Read full article @ TechPowerUp

Asus ROG Strix Flare Review
Does it make sense to move the volume roller? RGB lighting isn't for everyone, but if you happen to be partial to a bit of illumination, there are good reasons to keep within a particular manufacturer's ecosystem. Synchronised colours and effects become a whole lot easier, and Asus has been using its established Aura Sync ecosystem to offer consumers a one-stop shop for harmonious lighting.

The firm's catalogue of Aura Sync products now extends across motherboards, graphics cards, monitors, peripherals and whole PCs, and if an RGB keyboard is the last piece of your illuminated jigsaw, you might be keen to take a closer look at the ROG Strix Flare, new for 2018.


Read full article @ Hexus

Corsair K63 Wireless Mechanical Keyboard & Lapboard Review
Corsair sells a lot of gaming keyboard, pretty much everyone I know rocks a Corsair gaming keyboard. Corsair’s mechanical gaming keyboards are great, but one thing they are not is wireless, until now. Corsair announced their K63 wireless mechanical gaming keyboard earlier this year at CES and we’ve been testing it out for the past few weeks. While typically wireless and gaming didn’t go together Corsair’s new Unplug and Play initiative brings with it super-fast 1ms 2.4 GHz wireless technology. We saw this on Corsair’s Dark Core RGB wireless gaming mouse and it worked flawlessly. So you are getting that great Corsair design and quality, Cherry MX mechanical switches, and no wires at all! On top of that Corsair also makes a lapboard for the K63 for all of those who want to game on a big screen on the couch. Let’s jump in and see what the K63 Wireless is all about!


Read full article @ ThinkComputers.org

HyperX Predator 16GB 2933MHz RGB DDR4 Review
HyperX Predator There are many big names in the memory market, but few come bigger than Kingston and their HyperX brand. Loved by system builders, games, overclockers and more the world around, theyre one of the hottest brands around. Their Predator series has a strong reputation for exceptional performance, build quality, design, and overclocking too.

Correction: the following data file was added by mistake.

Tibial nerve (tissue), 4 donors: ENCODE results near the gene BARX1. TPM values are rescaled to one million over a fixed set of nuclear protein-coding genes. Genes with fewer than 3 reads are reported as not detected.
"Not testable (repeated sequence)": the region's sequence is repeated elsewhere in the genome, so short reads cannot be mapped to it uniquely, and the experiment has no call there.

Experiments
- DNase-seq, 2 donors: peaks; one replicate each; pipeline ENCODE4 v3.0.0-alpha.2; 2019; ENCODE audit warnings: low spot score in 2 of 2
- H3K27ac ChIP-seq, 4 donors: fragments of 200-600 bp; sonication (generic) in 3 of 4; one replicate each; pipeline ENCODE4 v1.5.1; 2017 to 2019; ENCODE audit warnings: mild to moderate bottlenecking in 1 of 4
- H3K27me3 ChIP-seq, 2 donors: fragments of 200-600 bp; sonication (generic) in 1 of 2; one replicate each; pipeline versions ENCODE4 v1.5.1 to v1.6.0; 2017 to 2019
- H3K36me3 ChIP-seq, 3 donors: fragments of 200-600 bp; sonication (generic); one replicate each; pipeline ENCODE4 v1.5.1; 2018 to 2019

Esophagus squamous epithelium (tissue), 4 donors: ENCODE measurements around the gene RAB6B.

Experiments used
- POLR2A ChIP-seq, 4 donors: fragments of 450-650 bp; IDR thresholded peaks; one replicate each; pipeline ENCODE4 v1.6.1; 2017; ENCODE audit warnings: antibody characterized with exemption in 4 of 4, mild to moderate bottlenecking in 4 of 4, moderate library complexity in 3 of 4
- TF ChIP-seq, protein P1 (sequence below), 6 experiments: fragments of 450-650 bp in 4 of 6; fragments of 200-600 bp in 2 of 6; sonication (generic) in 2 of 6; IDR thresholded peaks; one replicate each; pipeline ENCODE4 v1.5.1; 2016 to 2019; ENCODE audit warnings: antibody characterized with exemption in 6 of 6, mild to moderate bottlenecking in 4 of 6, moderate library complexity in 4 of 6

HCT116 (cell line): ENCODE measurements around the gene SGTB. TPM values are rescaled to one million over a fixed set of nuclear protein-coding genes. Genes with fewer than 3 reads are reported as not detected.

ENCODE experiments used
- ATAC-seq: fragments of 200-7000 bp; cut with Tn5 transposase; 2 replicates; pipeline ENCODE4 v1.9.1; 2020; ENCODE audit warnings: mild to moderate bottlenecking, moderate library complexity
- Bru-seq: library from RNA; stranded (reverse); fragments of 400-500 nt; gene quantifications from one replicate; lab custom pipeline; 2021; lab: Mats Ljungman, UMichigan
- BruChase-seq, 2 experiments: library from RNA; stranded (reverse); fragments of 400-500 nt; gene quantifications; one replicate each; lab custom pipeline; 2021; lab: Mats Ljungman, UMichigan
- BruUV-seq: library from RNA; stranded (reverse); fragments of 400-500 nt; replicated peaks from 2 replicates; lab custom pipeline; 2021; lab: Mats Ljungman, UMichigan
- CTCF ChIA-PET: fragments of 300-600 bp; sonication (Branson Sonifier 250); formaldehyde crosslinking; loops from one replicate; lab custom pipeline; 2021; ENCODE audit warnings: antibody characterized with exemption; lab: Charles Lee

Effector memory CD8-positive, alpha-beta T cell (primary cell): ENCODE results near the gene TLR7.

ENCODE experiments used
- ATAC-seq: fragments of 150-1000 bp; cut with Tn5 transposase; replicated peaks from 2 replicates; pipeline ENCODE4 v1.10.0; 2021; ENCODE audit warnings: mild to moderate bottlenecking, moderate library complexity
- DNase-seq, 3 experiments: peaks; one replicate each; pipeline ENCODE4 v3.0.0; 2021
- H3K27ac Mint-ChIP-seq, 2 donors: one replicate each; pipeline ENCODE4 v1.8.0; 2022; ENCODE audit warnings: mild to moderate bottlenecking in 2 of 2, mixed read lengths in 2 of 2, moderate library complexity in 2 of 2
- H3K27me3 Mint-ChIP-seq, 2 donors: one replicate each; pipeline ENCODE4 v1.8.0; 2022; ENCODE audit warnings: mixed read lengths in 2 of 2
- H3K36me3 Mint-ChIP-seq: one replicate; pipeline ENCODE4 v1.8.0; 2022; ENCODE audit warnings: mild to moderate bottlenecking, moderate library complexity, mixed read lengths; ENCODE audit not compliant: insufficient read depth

Read full article @ eTeknix

Logitech G PRO Gaming Headset Review
It's immediately clear that Logitech is on the right path as they have gone for a more stripped back refined approach with the G PRO. They've removed pretty much all the gamer-focused features such as RGB illumination, heavy aesthetic ques and bold branding. Instead, they've opted for a more minimal and sleek style which is void of the previously mentioned gamer design flourishes.


Read full article @ Vortez

Logitech G513 Carbon Mechanical Gaming Keyboard Review
Logitech isn’t a company afraid of taking risks. In 2014, they shook up the mechanical keyboard market with their new Romer-G switches, a custom challenger to the popular Cherry MX. The Romer-Gs were nothing if not divisive, however. While some users loved the higher tactile bump offered by the original, others found them to be too soft compared to their MX counterparts.

Today, Logitech presents us with a new take on their Romer-G in the form of a brand new linear switch, found exclusively in the new G513 Carbon Mechanical Gaming Keyboard. The G513 is a refined and upgraded take on last year’s G413. Can this pair of refreshes combine to create something all their own?


Read full article @ PC Perspective

NZXT H500i Review
The NZXT H500 and H500i present a smaller version of the H700 chassis but employ the same steel construction. On top of that, the "i" variant features a built-in NZXT CAM module. With their retail grade fans, well executed features the H500 cases are surprisingly affordable and have the potential to favorites for both end users and system integrators.

The NZXT H500i is a solid case - not just in a matter of speaking. With the steel front that is folded to run along the top as well, the chassis makes a great impression right out of the box. But even in the interior, you will be hard pressed to find any plastic with the exception of the 2.5" hard drive trays and cable trenches. Even so, all the parts within the H500i feel sturdy and are well executed - with the exception of the 3.5" hard drive cage.


Read full article @ TechPowerUp

Sbode M350 Wireless Bluetooth Speaker Review
First I would like to give a huge thanks to Sbode for sending out this product for me to review! Today we will be taking a look at the Sbode M350 Wireless Bluetooth Speaker. This Bluetooth speaker offers up to 6 hours of continuous play time and features a micro SD card slot, a built-in microphone and an auxiliary 3.5mm port. It’s compact, portable and totally water-proof (IPX6) with its unique rubberized housing. It comes with 2 x full range 40mm driver and 2 x 71mm bass drivers, that can produce an impressive true HD 360° stereo sound.


Read full article @ FunkyKit




Printed from Linux Compatible (https://www.linuxcompatible.org/news/story/an_initial_look_at_spectre_v4_speculative_store_bypass_with_amd_on_linux_and_more.html)